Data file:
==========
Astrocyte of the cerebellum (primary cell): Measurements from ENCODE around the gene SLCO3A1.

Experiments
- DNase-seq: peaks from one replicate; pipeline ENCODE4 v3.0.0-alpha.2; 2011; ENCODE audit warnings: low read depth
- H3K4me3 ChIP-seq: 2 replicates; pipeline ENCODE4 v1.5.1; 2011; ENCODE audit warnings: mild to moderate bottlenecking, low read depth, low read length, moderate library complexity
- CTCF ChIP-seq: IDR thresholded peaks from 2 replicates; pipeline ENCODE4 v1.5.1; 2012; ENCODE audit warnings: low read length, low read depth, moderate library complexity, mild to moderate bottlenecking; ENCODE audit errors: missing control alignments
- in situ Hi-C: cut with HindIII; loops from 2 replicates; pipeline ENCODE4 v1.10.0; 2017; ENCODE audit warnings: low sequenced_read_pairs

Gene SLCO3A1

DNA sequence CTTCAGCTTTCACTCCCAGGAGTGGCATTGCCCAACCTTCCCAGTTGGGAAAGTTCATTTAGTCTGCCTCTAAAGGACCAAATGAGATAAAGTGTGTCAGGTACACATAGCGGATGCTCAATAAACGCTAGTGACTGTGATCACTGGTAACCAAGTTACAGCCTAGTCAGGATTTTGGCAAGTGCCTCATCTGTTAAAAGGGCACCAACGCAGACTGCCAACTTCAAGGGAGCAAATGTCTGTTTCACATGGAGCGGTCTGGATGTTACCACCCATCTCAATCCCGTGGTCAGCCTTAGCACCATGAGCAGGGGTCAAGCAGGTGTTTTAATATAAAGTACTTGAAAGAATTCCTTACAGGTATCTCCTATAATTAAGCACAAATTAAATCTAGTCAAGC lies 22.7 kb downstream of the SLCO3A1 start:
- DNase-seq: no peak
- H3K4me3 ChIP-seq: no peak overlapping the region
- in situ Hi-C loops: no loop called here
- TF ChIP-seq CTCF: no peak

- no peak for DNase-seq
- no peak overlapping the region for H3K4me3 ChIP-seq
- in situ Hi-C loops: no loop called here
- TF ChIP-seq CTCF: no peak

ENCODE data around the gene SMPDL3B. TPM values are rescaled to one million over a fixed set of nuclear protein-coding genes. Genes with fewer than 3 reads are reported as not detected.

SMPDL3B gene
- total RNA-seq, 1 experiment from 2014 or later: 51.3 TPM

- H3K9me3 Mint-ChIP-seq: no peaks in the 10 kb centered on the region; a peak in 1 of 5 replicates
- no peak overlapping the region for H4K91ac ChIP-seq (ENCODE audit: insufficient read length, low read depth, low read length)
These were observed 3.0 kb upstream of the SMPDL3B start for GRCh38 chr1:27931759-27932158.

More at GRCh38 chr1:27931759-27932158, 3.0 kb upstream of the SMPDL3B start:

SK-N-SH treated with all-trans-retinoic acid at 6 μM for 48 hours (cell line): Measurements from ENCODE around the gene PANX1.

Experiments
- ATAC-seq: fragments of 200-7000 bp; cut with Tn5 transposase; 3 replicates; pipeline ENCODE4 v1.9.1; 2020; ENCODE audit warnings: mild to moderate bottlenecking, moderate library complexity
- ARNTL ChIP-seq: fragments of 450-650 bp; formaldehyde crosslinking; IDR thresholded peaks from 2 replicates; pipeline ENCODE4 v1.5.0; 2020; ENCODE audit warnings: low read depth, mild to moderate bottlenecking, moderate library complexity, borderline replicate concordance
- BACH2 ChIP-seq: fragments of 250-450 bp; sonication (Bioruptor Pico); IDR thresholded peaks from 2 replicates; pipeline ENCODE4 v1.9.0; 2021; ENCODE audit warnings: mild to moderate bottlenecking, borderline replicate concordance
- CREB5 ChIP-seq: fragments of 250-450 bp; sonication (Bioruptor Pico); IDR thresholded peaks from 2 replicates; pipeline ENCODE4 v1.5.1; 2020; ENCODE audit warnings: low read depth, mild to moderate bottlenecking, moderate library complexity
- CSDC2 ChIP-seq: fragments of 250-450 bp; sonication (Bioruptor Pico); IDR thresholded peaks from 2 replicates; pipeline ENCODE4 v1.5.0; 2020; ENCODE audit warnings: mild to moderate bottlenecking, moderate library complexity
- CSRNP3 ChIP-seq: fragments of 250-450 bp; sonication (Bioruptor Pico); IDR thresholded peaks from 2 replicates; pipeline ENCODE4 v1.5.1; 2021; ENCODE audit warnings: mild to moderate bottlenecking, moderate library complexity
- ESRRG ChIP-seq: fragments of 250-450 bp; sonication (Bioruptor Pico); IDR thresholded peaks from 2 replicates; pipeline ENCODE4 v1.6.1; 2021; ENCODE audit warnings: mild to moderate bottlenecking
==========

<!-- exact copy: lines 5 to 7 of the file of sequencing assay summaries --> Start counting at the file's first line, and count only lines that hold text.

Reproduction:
- CTCF ChIP-seq: IDR thresholded peaks from 2 replicates; pipeline ENCODE4 v1.5.1; 2012; ENCODE audit warnings: low read length, low read depth, moderate library complexity, mild to moderate bottlenecking; ENCODE audit errors: missing control alignments
- in situ Hi-C: cut with HindIII; loops from 2 replicates; pipeline ENCODE4 v1.10.0; 2017; ENCODE audit warnings: low sequenced_read_pairs

Gene SLCO3A1